Teaching

Philosophy

What is the most important thing a professor can offer her student? My answer is: a sense of purpose in a collective. 

My approach to teaching has shifted over the years. I began teaching college students in  2003. As a TA at UT-Austin, I had my first experience teaching college students in a Philosophy of Human Nature course. I gained my love of teaching as a summer teacher for a program in New Hampshire for high school seniors from Thailand who were coming to the U.S. for college. Since then, I TA’ed classes in graduate school in both composition and environmental studies. I had the unique opportunity to be sole instructor of self-designed courses in graduate school on topics such as environmental justice, environmental literature, and environmental history. 

Recently, however, I am increasingly designing my courses around the affective trajectory I want students to undergo, rather than focusing on content I want them to know.  For example, instead of designing units around themes like “feminist science studies” or “environmental media,” I now design classes that are mostly focused on affective issues, such as “empowerment,” “trauma,” “anxiety,” and “relationships.” To do this, I draw on contemplative pedagogy, feminist and trauma-informed pedagogy, and other strategies from social movement theory and liberatory philosophy, and have been building a new set of educational tools that take seriously the existential student learning outcomes of efficacy and sense of collectivity. An archive of some of this work can be found at NXTerra, a site I helped build with a network of UC-CSU faculty.

Experience

In my tenure-line posts, I have taught the following courses:

At Humboldt State University

  • ENST 480: “Student Leadership Institute for Climate Resilience”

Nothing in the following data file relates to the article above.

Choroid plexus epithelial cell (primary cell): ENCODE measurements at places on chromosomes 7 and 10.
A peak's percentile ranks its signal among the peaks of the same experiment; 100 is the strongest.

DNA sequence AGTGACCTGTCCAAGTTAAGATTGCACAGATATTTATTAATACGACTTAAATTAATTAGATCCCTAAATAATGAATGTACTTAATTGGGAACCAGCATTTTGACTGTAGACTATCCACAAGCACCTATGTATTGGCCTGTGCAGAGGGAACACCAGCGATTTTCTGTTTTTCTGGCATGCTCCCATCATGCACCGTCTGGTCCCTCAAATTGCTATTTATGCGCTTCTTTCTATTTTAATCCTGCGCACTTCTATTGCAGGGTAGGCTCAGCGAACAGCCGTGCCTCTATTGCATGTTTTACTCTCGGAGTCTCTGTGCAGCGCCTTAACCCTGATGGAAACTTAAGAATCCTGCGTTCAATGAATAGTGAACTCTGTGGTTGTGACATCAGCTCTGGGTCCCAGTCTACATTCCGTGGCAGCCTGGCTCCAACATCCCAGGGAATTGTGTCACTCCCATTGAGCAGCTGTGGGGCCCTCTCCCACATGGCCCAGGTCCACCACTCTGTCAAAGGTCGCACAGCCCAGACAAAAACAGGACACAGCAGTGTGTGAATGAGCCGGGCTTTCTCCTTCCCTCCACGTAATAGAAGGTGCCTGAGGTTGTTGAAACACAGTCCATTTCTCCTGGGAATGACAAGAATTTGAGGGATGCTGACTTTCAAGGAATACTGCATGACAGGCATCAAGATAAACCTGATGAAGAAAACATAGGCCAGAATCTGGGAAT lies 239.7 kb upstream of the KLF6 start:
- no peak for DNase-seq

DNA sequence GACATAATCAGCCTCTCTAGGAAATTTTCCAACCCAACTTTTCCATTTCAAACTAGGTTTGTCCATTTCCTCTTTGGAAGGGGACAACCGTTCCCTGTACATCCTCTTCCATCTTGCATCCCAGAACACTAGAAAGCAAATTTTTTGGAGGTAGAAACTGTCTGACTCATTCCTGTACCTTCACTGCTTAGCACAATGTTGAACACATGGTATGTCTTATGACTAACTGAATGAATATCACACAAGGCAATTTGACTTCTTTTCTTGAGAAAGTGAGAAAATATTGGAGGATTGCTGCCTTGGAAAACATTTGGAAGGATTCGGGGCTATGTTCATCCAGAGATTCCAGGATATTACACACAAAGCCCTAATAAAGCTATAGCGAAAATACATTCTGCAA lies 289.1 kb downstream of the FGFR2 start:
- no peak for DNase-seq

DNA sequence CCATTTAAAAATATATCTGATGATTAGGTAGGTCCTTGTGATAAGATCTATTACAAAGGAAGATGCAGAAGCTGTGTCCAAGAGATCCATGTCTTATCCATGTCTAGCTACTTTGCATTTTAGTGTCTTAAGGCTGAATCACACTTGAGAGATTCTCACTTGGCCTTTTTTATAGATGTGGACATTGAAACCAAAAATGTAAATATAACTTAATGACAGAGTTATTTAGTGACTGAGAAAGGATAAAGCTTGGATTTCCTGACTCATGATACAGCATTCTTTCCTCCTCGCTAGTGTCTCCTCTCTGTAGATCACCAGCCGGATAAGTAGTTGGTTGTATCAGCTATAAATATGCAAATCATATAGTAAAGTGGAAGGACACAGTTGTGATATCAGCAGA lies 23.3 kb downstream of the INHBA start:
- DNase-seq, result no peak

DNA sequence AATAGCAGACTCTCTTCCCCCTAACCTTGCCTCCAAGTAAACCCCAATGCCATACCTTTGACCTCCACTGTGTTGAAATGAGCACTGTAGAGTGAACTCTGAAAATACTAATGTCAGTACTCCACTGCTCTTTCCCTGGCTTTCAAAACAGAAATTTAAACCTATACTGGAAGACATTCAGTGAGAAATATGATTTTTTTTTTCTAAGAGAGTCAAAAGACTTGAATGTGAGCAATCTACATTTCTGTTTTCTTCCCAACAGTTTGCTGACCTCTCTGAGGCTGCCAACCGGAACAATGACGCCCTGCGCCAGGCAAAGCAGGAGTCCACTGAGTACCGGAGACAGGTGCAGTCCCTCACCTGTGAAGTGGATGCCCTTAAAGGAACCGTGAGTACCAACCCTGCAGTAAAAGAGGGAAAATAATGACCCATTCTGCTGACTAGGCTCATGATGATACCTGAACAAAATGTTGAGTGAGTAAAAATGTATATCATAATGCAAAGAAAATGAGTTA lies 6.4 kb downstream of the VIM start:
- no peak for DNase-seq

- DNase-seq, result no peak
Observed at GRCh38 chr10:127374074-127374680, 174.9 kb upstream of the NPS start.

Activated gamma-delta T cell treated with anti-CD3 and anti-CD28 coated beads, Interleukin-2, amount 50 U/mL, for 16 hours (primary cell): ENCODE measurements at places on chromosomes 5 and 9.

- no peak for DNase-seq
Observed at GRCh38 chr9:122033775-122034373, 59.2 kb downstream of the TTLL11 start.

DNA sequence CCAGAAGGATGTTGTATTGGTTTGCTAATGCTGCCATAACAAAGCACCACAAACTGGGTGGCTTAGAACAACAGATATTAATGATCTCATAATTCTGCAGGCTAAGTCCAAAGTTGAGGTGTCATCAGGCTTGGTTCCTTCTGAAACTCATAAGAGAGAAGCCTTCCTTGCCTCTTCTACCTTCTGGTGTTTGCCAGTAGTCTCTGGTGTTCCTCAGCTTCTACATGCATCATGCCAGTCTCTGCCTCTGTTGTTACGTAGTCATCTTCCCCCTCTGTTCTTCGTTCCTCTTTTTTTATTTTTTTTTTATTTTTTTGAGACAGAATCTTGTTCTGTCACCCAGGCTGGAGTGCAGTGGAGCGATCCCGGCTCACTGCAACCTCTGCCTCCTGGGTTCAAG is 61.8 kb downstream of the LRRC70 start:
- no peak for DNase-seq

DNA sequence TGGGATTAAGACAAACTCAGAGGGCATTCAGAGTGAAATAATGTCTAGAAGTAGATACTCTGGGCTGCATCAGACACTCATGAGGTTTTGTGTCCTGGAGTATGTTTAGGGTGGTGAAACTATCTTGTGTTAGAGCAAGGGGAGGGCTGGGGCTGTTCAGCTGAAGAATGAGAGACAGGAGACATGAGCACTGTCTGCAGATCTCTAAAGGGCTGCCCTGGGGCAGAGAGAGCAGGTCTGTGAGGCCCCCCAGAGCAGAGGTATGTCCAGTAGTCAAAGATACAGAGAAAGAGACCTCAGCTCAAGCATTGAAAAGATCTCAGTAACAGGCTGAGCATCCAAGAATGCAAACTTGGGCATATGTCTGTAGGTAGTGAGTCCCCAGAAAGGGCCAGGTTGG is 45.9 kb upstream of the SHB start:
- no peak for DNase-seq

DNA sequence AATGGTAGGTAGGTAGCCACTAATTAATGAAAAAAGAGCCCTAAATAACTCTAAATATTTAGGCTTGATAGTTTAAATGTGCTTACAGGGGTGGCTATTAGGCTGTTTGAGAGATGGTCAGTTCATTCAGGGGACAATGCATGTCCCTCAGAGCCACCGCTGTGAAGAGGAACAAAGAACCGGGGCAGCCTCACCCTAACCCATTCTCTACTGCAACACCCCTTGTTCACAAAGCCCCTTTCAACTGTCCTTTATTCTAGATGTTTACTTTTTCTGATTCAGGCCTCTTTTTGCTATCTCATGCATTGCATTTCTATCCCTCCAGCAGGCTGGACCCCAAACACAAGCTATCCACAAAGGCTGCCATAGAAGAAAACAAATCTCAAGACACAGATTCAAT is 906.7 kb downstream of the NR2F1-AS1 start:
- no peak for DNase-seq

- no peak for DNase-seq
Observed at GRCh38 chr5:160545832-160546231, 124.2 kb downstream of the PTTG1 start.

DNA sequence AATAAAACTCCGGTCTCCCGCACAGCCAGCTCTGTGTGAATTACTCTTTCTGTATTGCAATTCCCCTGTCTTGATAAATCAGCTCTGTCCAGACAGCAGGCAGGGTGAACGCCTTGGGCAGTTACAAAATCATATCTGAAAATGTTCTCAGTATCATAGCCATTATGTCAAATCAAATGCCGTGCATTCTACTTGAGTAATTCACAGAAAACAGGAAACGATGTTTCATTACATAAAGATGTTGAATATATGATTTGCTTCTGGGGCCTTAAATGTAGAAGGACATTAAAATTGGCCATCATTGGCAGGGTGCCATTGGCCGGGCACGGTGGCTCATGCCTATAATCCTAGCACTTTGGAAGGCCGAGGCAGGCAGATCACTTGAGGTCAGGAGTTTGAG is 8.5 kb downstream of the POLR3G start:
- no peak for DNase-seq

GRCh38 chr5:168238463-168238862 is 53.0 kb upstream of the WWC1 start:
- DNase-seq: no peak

• GEOG 301: “International Environmental Issues and Globalization” 
  • E&C 610: “Environment and Community Master’s Student Proseminar” 
  • ENST 480/GEOG 473: A co-taught special topics course titled “Interdisciplinary Perspectives on Climate Change” 
  • GEOG 322: “Geography of California” 
  • ENST 120: “Introduction to Environmental Studies” 
  • ENST 195: “Topics in Nature/Culture”
  • ENST 395: “Research and Analysis in Environmental Studies 
  • ENST 295: “Power/Privilege and the Environment” 
  • ENST 490: “Environmental Studies Capstone Experience” 

Independent Studies at HSU

  • Critical Animal Studies       
  • Latinx Environmentalisms 
  • Self-Care for Activists 

At University of Alaska Southeast

  • GEOG 101: “Local Places, Global Regions: Introduction to Geography” 
  • GEOG 312: “Humans and the Environment” 
  • ENGL 420: “Environmental Film”
  • ENGL 418: A co-taught special topics course with Kevin Maier linked to hosting ASLE’s off-year symposium, titled “Environment, Culture, and Place in a Rapidly Changing North” 
  • ENGL 418: “Politics of the Body”
  • ENGL 418: “Dirty Natures: Gender, Race, and Justice”
  • ENGL 423: “Ecocriticism” 
  • ENGL 418: “Eco-Collapse: Fear, Disaster, and Nature in U.S. Culture”
  • ENGL 111: “Methods of Written Communication” 
  • ENGL 110: “Introduction to College Writing” 

Independent Studies at UAS

  • HUM 490:  “Filipina Cultural Studies.” (Spring 2013). Gloria Lumba.
  • ENGL 490: “Environmental Cultural Studies.” (Fall 2012) Kahle Ess.
  • HUM 690: “Identity and Place: Literature and Theory of Human Geography.”